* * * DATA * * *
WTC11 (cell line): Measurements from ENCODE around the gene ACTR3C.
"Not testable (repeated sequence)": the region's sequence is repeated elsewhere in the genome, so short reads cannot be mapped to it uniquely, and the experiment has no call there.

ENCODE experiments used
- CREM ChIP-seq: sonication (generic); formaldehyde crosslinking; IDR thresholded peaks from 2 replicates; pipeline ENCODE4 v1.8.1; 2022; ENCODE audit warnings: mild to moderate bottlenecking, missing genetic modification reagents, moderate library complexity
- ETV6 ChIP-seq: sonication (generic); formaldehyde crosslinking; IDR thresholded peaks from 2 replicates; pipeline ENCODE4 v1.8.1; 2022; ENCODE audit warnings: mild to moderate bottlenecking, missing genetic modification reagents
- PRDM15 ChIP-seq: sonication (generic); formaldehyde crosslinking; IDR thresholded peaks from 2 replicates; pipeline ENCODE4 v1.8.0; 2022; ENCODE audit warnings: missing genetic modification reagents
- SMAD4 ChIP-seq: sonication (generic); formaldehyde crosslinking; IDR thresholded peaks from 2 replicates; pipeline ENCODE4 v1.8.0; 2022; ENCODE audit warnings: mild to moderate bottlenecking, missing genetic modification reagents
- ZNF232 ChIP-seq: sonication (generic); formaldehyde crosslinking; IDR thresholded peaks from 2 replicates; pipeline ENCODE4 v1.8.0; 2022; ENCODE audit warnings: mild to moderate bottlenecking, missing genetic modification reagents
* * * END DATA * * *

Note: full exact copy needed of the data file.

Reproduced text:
WTC11 (cell line): Measurements from ENCODE around the gene ACTR3C.
"Not testable (repeated sequence)": the region's sequence is repeated elsewhere in the genome, so short reads cannot be mapped to it uniquely, and the experiment has no call there.

ENCODE experiments used
- CREM ChIP-seq: sonication (generic); formaldehyde crosslinking; IDR thresholded peaks from 2 replicates; pipeline ENCODE4 v1.8.1; 2022; ENCODE audit warnings: mild to moderate bottlenecking, missing genetic modification reagents, moderate library complexity
- ETV6 ChIP-seq: sonication (generic); formaldehyde crosslinking; IDR thresholded peaks from 2 replicates; pipeline ENCODE4 v1.8.1; 2022; ENCODE audit warnings: mild to moderate bottlenecking, missing genetic modification reagents
- PRDM15 ChIP-seq: sonication (generic); formaldehyde crosslinking; IDR thresholded peaks from 2 replicates; pipeline ENCODE4 v1.8.0; 2022; ENCODE audit warnings: missing genetic modification reagents
- SMAD4 ChIP-seq: sonication (generic); formaldehyde crosslinking; IDR thresholded peaks from 2 replicates; pipeline ENCODE4 v1.8.0; 2022; ENCODE audit warnings: mild to moderate bottlenecking, missing genetic modification reagents
- ZNF232 ChIP-seq: sonication (generic); formaldehyde crosslinking; IDR thresholded peaks from 2 replicates; pipeline ENCODE4 v1.8.0; 2022; ENCODE audit warnings: mild to moderate bottlenecking, missing genetic modification reagents